Population of blue whales, Earth's largest animal, back from the brink of extinction

The blue whale population appears to be back from the brink of extinction after a large number were spotted near the sub-Antarctic island of South Georgia.

The area was the epicentre of commercial whaling in the early 20th century, which nearly wiped out the species.

The blue whale reaches nearly 30 metres long. Now after almost vanishing from oceans there are signs these giants are making a comeback.

Scientists surveyed the waters around South Georgia and last month spotted 55 blue whales. In 50 years of surveys only a handful have ever been seen.

The team says the new count is astonishing and suggests the area is becoming an important feeding ground for the mammal again.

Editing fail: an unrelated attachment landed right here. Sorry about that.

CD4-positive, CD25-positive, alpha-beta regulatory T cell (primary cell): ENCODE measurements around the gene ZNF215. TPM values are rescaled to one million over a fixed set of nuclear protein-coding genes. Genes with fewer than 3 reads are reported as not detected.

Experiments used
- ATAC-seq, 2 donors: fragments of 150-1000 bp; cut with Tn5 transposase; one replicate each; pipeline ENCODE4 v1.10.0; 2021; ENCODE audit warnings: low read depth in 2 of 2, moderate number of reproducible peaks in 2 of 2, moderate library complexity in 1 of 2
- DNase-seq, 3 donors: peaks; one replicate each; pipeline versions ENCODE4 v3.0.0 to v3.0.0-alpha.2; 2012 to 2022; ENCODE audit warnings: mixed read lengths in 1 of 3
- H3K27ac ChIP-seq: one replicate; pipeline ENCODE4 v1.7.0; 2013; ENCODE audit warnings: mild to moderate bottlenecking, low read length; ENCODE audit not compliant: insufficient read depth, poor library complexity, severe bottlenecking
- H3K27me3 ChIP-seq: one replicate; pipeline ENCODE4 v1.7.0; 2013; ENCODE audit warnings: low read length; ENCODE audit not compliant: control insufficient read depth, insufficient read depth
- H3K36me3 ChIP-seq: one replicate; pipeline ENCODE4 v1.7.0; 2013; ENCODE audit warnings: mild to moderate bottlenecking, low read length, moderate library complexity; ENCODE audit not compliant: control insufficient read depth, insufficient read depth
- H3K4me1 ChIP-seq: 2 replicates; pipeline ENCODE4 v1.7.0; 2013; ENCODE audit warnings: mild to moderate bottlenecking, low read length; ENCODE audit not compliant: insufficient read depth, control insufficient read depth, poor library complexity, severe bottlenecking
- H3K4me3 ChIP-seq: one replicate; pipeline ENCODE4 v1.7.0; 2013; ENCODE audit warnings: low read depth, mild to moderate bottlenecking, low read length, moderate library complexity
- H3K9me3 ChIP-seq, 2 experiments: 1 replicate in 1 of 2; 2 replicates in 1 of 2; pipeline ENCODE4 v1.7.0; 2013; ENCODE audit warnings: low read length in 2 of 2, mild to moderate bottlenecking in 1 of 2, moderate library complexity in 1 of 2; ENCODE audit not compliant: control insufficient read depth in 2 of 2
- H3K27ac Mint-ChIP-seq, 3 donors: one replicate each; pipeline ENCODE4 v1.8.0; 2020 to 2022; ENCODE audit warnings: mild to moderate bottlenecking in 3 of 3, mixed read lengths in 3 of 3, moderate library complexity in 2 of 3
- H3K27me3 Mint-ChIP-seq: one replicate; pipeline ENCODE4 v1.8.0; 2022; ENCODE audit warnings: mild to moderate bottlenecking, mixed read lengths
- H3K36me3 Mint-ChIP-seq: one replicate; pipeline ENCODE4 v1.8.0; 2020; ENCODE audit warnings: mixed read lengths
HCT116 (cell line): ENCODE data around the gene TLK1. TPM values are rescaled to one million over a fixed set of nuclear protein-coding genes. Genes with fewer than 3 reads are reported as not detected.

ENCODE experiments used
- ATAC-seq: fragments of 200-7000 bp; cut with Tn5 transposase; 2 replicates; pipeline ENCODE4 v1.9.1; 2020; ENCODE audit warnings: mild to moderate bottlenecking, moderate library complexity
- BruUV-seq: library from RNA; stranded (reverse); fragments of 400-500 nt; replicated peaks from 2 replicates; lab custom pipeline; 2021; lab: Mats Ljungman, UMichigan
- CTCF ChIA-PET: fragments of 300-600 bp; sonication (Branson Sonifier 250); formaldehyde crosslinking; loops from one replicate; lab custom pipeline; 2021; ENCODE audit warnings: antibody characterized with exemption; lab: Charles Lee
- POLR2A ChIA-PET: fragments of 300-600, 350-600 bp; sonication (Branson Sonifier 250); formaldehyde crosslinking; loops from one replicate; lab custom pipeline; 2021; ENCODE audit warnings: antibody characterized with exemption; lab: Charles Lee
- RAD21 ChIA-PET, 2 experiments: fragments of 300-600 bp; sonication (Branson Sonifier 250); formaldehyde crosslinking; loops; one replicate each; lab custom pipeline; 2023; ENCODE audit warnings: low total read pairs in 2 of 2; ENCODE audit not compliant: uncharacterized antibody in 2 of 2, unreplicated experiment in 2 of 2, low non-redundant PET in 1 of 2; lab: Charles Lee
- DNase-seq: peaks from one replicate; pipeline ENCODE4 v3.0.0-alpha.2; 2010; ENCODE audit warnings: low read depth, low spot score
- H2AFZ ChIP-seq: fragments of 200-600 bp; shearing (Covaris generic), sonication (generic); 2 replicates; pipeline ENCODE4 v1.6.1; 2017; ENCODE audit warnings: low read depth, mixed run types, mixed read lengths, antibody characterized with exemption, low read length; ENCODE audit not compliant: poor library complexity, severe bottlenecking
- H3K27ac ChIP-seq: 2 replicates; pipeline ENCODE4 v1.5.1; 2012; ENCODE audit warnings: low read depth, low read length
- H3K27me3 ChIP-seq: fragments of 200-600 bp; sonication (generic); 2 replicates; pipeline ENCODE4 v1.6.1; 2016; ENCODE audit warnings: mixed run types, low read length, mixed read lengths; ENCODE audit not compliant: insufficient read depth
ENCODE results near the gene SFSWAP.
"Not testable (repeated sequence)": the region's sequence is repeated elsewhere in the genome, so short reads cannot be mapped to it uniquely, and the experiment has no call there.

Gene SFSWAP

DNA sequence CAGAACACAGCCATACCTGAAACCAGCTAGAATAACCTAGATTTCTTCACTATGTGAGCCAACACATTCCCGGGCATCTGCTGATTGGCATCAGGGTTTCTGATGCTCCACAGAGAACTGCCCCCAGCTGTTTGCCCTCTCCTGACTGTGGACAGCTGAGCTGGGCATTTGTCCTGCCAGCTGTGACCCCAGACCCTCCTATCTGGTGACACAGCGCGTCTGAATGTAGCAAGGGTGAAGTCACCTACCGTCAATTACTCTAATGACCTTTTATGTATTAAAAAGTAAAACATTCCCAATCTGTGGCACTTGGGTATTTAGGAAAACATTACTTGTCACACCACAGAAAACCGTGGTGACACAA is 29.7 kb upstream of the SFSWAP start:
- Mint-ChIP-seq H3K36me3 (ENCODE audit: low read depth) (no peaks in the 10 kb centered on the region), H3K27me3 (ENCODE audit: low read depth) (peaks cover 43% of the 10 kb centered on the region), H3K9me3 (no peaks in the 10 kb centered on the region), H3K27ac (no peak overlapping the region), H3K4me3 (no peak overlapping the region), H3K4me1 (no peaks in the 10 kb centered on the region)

It was hunting in the early 20th century that endangered the species. Blue whales were especially prized.

Within a few decades their number plummeted from a quarter of a million to just a few hundred.

Scientists think the recovery is down to teaming numbers of krill, which the whales eat around the waters of South Georgia.

Scientists will continue to monitor numbers of blue whales, which they believe could number as many as 10,000 now.